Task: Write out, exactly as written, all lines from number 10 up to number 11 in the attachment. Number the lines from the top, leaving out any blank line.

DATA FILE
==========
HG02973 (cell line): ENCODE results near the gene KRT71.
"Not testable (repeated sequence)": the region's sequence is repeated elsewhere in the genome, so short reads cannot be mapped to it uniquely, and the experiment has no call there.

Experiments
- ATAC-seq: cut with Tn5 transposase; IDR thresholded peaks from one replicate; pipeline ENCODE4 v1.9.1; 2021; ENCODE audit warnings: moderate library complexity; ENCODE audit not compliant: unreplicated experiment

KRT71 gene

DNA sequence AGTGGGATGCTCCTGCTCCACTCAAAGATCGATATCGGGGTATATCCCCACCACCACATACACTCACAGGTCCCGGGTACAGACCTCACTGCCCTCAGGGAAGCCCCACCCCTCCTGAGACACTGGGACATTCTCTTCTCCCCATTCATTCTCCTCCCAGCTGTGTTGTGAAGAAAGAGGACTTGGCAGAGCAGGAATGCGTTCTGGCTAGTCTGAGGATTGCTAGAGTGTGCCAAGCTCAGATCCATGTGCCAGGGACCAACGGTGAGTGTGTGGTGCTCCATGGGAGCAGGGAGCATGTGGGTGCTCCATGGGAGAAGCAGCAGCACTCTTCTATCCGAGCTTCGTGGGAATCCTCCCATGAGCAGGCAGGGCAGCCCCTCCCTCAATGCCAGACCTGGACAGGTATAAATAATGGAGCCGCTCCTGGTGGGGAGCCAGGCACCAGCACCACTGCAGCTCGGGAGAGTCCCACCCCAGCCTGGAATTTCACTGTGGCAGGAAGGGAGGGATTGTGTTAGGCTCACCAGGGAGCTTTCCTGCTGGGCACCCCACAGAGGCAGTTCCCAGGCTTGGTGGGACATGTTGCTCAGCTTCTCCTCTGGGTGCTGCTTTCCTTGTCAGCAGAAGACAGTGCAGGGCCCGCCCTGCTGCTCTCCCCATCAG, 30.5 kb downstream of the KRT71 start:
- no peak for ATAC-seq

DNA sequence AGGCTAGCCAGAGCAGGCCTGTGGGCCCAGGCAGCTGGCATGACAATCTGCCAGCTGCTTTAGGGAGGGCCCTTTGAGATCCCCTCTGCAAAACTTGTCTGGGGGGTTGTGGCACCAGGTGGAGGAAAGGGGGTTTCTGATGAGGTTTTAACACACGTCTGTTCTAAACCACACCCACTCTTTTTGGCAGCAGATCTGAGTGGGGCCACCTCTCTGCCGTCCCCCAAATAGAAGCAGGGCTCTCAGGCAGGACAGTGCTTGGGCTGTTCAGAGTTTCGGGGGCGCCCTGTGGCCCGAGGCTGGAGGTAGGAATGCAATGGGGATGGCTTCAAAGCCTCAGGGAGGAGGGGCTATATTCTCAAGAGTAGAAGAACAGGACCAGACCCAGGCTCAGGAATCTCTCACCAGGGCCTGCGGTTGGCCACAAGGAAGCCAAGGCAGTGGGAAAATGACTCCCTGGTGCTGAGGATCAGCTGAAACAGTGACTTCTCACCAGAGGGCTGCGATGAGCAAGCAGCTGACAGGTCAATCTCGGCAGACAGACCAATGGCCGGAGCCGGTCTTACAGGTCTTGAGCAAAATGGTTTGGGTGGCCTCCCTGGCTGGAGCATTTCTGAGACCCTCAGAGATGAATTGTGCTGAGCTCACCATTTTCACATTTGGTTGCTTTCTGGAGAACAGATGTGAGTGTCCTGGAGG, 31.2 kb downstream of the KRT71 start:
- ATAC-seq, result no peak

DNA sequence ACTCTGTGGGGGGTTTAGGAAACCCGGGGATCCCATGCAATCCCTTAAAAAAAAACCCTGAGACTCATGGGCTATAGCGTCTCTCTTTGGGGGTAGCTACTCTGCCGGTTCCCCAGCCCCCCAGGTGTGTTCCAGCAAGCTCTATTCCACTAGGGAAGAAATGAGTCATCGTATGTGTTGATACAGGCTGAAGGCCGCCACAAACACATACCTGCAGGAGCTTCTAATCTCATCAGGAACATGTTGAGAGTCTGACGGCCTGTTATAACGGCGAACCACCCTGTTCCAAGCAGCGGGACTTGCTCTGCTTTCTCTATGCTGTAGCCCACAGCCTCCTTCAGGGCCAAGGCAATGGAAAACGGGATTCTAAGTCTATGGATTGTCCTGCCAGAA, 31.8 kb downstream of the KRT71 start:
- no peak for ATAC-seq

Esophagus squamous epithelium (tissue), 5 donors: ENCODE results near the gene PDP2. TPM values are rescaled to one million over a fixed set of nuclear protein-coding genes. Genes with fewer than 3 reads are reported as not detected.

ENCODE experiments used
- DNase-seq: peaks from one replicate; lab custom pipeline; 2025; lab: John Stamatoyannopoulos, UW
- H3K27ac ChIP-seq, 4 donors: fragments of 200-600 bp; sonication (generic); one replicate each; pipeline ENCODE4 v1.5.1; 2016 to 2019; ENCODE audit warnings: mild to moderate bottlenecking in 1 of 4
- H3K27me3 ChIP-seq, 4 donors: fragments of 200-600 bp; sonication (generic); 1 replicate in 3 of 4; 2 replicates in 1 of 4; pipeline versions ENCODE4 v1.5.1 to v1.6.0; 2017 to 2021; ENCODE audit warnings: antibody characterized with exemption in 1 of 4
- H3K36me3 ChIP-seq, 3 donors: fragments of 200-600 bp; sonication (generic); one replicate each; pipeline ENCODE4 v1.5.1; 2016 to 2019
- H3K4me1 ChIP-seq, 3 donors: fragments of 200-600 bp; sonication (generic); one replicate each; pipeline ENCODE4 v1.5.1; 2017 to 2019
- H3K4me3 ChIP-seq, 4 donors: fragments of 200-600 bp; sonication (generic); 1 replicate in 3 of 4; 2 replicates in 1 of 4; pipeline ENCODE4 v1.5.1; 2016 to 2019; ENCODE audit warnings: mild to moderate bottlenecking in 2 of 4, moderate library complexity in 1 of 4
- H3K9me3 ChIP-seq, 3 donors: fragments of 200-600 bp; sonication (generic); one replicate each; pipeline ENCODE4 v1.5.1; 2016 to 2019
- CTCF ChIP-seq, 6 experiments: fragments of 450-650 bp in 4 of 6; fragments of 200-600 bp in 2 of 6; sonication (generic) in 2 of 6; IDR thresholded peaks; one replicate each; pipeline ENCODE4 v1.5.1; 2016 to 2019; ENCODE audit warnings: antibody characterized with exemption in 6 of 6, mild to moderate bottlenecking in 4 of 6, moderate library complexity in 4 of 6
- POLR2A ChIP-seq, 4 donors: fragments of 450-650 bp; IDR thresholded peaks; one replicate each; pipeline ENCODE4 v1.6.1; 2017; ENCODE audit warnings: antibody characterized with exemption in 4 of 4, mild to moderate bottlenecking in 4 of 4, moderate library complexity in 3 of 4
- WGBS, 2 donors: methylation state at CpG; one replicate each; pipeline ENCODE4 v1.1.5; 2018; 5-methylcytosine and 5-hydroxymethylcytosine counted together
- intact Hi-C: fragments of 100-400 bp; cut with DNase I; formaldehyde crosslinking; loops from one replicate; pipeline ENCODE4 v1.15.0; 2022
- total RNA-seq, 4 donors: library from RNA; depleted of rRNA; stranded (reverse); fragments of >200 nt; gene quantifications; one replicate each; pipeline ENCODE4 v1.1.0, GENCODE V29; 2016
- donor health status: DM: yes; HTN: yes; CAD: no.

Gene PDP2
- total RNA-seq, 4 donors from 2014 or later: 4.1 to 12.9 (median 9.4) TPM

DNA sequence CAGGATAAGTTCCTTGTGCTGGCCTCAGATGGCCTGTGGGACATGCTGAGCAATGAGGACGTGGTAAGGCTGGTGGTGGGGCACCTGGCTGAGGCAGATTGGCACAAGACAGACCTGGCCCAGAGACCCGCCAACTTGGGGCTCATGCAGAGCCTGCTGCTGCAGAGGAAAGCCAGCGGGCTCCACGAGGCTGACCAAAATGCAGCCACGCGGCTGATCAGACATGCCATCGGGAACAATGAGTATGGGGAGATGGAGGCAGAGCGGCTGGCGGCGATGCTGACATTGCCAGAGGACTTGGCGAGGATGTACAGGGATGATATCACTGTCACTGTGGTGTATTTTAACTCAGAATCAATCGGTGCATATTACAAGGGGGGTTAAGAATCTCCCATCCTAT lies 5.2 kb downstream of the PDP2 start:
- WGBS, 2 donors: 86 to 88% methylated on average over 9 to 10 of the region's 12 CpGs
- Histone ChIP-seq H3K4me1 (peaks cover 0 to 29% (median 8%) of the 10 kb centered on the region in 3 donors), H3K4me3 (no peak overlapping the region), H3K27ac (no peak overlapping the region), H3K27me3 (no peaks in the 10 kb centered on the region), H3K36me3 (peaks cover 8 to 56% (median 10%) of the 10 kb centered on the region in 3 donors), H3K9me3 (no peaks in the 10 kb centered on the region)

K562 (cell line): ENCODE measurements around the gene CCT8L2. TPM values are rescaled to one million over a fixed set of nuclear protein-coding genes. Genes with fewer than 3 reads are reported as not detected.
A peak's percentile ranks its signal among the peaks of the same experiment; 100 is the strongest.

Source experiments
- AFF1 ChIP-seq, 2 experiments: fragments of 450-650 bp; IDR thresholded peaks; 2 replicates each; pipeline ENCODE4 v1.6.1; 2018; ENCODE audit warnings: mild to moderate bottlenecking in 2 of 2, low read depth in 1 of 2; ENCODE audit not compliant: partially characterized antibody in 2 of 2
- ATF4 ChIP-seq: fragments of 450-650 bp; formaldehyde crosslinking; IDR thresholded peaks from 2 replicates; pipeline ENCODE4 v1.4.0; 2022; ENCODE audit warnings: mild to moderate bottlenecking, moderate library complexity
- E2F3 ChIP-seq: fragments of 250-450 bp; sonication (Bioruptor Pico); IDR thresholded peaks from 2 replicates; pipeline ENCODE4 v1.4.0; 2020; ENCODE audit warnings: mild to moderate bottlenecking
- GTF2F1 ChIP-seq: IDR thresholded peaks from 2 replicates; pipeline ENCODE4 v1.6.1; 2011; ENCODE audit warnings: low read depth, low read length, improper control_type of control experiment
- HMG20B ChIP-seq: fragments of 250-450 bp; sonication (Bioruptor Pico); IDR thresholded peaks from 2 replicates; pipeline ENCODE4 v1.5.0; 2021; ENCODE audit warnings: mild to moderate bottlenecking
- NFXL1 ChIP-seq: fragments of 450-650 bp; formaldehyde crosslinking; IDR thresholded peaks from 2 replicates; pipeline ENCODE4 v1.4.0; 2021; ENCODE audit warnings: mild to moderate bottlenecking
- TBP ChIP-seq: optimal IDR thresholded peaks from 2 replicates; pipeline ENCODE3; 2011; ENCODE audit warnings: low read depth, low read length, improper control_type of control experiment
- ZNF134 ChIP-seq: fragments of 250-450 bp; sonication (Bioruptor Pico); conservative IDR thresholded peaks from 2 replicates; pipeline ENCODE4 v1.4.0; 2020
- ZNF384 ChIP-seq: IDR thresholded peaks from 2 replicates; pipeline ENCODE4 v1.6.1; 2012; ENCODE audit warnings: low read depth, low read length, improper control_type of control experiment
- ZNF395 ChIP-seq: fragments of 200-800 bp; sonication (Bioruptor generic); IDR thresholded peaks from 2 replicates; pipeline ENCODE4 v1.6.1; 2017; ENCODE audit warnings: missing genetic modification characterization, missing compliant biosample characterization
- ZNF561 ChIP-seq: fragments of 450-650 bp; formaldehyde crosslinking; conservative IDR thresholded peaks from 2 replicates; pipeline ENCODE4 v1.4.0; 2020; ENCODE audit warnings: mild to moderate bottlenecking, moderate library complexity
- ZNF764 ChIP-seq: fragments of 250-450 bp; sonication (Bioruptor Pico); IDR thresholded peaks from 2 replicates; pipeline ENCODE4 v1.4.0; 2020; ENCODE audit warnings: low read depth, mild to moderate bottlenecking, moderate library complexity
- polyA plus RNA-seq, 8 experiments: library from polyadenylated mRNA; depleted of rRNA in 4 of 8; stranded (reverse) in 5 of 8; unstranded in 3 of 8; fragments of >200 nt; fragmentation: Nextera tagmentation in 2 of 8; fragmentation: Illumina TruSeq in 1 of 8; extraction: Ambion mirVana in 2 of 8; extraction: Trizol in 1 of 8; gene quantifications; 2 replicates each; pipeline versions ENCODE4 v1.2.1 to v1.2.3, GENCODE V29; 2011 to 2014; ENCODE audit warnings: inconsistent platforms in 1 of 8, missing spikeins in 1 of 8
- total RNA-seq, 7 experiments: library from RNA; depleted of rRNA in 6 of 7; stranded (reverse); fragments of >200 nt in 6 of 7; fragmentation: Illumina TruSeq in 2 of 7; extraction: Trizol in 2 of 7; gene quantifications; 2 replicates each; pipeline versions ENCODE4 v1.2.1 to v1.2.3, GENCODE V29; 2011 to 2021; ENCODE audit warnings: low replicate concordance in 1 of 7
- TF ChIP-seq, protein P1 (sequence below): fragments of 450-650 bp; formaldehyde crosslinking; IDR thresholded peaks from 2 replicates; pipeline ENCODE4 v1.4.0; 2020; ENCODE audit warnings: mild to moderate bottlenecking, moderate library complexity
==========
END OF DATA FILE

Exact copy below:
DNA sequence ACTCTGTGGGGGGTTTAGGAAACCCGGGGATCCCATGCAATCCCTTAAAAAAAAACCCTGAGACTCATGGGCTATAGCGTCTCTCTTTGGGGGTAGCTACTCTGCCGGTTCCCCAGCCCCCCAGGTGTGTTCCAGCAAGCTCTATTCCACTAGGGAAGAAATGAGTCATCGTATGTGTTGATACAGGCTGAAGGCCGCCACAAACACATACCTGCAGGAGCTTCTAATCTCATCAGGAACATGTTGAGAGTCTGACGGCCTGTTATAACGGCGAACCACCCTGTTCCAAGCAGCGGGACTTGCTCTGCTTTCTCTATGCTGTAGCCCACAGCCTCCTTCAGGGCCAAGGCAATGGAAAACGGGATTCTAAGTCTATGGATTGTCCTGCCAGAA, 31.8 kb downstream of the KRT71 start:
- no peak for ATAC-seq